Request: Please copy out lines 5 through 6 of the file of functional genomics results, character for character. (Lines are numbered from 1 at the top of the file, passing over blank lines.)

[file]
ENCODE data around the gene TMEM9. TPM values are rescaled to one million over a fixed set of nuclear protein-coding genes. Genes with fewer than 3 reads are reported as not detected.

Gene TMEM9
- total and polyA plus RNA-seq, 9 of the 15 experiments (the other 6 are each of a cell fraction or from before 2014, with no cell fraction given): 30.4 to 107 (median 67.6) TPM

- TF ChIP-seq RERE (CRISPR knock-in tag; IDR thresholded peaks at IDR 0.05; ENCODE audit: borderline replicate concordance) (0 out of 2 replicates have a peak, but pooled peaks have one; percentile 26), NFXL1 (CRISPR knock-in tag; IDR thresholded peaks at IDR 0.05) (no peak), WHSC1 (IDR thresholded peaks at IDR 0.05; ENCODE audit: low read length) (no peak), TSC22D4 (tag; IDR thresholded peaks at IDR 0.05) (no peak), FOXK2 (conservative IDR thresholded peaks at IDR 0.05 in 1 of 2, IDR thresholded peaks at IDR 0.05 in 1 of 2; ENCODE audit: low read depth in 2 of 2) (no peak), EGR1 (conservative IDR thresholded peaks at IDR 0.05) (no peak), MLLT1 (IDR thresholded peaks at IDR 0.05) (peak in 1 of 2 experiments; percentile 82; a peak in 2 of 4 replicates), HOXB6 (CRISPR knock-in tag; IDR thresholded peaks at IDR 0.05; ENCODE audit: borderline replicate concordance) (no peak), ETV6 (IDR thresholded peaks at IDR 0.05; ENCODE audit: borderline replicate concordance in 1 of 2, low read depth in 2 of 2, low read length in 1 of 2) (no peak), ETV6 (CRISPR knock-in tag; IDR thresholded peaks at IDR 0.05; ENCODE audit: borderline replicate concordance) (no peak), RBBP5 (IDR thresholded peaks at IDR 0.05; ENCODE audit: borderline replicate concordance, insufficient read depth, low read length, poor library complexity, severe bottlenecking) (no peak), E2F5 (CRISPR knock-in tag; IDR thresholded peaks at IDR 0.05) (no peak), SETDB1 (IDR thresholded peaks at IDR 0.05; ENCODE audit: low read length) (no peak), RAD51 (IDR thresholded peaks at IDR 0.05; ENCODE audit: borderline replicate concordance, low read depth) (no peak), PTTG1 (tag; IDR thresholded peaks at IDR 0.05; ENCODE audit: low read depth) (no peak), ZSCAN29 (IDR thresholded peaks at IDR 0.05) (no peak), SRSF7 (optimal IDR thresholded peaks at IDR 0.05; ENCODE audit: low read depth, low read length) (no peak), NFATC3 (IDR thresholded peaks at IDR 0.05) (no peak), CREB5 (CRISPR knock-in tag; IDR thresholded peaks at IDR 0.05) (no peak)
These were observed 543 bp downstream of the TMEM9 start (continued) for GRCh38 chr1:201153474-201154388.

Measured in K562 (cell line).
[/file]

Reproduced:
These were observed 543 bp downstream of the TMEM9 start (continued) for GRCh38 chr1:201153474-201154388.

Measured in K562 (cell line).